Photo: Matt Baron/BEImages.
Last week, an anonymous 4chan user boasted that, if paid sufficient money and Bitcoin, he would supply nude photos of dozens of female celebrities. On Sunday, it was clear his price had been met; he (or they?) posted a list of 101 women whose nudes had been acquired through various nefarious means, then released many of said photos to the public. You may have heard about this happening.
What lies behind this marketplace for illicit, illegal, invasive photos? Basically, it seems that some men forget, ignore, or are never taught in the first place that there are real living creatures inside women's pretty exteriors. It's odd that hackers — so vocal about NSA spying and other invasions of privacy — have no problem with this form of stealing personal information. Does their right to see boobs, by any means necessary, outweigh a woman's ownership of her own body, her own lived experience, and yes, her right to take and share photos with her partner or lover without risking them "going viral?"
Those who share or view a woman's — or anyone's — nude photo against her will, whether she's a celebrity or someone's ex-girlfriend, do so because they believe themselves to be a stockholder in that body. They believe they have a controlling interest in it. What the woman wants is irrelevant; her anger and shame and sadness might even add savor in some cases. And, it's not just sociopaths who act like women's bodies are unoccupied public land — it's anyone who considers this a "leak" and not a theft, who considers the photos to be something to look at, not evidence of a crime.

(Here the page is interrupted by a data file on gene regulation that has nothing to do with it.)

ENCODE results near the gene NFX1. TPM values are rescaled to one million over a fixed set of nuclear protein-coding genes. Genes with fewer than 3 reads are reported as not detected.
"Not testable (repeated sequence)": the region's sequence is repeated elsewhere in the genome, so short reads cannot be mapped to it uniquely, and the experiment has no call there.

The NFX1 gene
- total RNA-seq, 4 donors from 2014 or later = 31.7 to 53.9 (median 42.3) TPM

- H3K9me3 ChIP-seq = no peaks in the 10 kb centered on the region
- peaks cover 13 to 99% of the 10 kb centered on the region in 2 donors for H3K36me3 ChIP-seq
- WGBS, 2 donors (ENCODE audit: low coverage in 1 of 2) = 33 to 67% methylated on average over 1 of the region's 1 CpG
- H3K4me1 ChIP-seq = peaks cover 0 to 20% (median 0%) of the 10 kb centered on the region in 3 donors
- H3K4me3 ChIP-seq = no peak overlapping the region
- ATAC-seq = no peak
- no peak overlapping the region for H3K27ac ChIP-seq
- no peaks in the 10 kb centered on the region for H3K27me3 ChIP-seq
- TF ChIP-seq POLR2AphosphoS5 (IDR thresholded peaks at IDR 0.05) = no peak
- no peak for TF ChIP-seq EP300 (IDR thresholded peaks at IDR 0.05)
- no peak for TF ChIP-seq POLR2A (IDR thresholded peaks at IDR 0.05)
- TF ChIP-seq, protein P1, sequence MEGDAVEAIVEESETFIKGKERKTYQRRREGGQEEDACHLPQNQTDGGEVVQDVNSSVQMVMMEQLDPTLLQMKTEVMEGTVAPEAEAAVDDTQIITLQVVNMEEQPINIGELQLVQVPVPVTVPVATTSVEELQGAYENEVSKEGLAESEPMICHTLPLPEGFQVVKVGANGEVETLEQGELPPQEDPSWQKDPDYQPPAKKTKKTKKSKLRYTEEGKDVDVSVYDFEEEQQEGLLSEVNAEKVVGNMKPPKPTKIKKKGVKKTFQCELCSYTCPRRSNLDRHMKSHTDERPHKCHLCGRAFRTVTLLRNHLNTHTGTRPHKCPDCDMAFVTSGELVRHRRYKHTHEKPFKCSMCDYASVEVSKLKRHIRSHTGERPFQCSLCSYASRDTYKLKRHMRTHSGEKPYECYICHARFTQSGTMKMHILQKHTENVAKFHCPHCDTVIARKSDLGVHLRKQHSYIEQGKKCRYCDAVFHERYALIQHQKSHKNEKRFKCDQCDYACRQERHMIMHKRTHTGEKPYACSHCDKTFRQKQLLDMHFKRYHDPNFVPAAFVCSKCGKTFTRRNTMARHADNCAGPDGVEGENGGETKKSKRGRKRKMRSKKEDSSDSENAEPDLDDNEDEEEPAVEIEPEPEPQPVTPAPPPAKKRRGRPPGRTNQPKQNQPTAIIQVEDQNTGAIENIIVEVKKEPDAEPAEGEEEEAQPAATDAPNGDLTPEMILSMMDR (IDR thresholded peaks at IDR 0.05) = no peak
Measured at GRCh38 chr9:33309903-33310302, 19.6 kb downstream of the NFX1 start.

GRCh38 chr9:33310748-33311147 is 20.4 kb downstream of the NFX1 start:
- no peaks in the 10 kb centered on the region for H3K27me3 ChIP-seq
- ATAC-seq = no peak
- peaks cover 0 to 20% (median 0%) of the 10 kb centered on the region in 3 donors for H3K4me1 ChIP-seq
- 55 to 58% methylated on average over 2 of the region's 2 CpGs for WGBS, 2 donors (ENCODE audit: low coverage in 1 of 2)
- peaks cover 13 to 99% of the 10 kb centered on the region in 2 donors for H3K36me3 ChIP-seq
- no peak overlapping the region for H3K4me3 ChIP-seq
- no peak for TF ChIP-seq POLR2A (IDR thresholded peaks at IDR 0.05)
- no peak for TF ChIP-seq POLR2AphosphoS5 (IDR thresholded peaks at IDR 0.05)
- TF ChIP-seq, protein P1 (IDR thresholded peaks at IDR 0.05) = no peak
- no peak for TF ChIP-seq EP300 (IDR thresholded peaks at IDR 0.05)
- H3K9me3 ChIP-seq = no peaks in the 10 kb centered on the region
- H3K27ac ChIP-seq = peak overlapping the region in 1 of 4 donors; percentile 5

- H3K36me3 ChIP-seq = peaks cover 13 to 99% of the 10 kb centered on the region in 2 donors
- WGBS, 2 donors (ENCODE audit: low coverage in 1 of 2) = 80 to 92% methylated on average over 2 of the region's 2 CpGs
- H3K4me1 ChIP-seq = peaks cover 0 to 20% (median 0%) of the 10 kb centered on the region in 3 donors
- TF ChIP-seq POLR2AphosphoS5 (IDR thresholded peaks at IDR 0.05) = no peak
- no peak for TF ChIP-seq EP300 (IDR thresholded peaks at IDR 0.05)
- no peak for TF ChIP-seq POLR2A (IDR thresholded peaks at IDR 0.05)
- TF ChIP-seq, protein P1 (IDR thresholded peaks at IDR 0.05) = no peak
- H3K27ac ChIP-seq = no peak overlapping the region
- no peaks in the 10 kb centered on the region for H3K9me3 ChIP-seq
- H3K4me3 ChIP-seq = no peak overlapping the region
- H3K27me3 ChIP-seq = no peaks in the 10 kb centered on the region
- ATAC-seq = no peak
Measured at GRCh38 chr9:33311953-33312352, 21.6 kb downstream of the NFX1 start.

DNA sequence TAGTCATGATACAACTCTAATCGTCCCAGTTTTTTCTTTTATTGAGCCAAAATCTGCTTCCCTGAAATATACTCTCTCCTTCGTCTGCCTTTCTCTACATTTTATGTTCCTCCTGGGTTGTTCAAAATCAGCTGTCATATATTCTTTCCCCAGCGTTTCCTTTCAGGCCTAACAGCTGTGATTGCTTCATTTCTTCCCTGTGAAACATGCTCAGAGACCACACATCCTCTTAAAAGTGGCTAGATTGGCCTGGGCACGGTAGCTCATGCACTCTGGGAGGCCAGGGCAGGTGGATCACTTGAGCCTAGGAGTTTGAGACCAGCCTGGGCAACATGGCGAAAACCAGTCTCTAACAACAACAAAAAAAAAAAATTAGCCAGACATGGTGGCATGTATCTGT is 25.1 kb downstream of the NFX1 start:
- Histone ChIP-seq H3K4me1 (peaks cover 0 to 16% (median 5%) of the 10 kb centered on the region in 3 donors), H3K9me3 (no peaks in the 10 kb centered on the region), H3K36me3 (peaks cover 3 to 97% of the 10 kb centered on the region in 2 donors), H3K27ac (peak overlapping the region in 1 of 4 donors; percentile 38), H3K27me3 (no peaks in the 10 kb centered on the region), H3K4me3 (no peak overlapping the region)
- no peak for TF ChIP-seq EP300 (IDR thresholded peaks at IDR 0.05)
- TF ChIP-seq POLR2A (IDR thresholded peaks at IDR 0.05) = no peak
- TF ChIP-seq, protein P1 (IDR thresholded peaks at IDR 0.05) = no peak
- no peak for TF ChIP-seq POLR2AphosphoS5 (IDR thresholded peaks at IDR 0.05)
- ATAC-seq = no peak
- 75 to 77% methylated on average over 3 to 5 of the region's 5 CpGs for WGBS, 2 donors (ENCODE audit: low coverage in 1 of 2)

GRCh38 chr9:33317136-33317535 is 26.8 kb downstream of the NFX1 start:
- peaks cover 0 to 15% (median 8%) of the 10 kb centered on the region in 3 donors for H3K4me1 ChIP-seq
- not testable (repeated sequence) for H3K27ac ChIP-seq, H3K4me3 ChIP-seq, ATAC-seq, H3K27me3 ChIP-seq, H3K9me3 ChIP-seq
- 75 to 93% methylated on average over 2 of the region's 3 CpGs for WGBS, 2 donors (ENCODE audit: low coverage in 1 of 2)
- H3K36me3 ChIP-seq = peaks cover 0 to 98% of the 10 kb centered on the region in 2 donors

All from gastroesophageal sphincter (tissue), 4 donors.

I understand the desire to see Jennifer Lawrence naked, I really do. It has not escaped my notice that her body is very beautiful. But, here's the other thing about Jennifer Lawrence's body: It has Jennifer Lawrence living inside it. Jennifer Lawrence controls and propels it and makes it say funny things to Jack Nicholson at awards shows. Jennifer Lawrence is in charge of feeding it and working it out and making it cry on cue and deciding when and where and for whom it takes its clothes off.
Women, as it turns out, are not hermit crabs. Our bodies are not pretty shells strewn on the beach; they are permanently occupied by us. And, it's become manifestly obvious that many men either don't understand this or simply don't care. Without a creature inside it, a shell becomes currency, a token of value. These celebrity nudes have extra value in the world of illicit and revenge porn, because obtaining them means a hacker has skills. What's missing in that equation is any acknowledgement of the humanity behind the pixels.
Nevertheless, there is some comfort to be taken here. I've found it heartening that the women whose pictures were stolen haven't apologized or acted like they did anything wrong. In the past, a stolen and publicized nude photo or sex tape was something you were penalized for, something you had to live down, if you even could. Vanessa Williams was stripped of her Miss America crown in 1983 when Penthouse published her nudes. When naked photos of Disney starlet Vanessa Hudgens hit the Internet in 2007, she — not the person who released them — apologized; Disney declined to fire her, but said "we hope she's learned a valuable lesson." The fact that women are now responding to a similar situation with outrage and demands for legal action, rather than shame, represents a huge shift. That the FBI is actually looking for the thief shows almost unthinkable progress. Let's hope there's a sense of justice, not outrage, when they get exposed.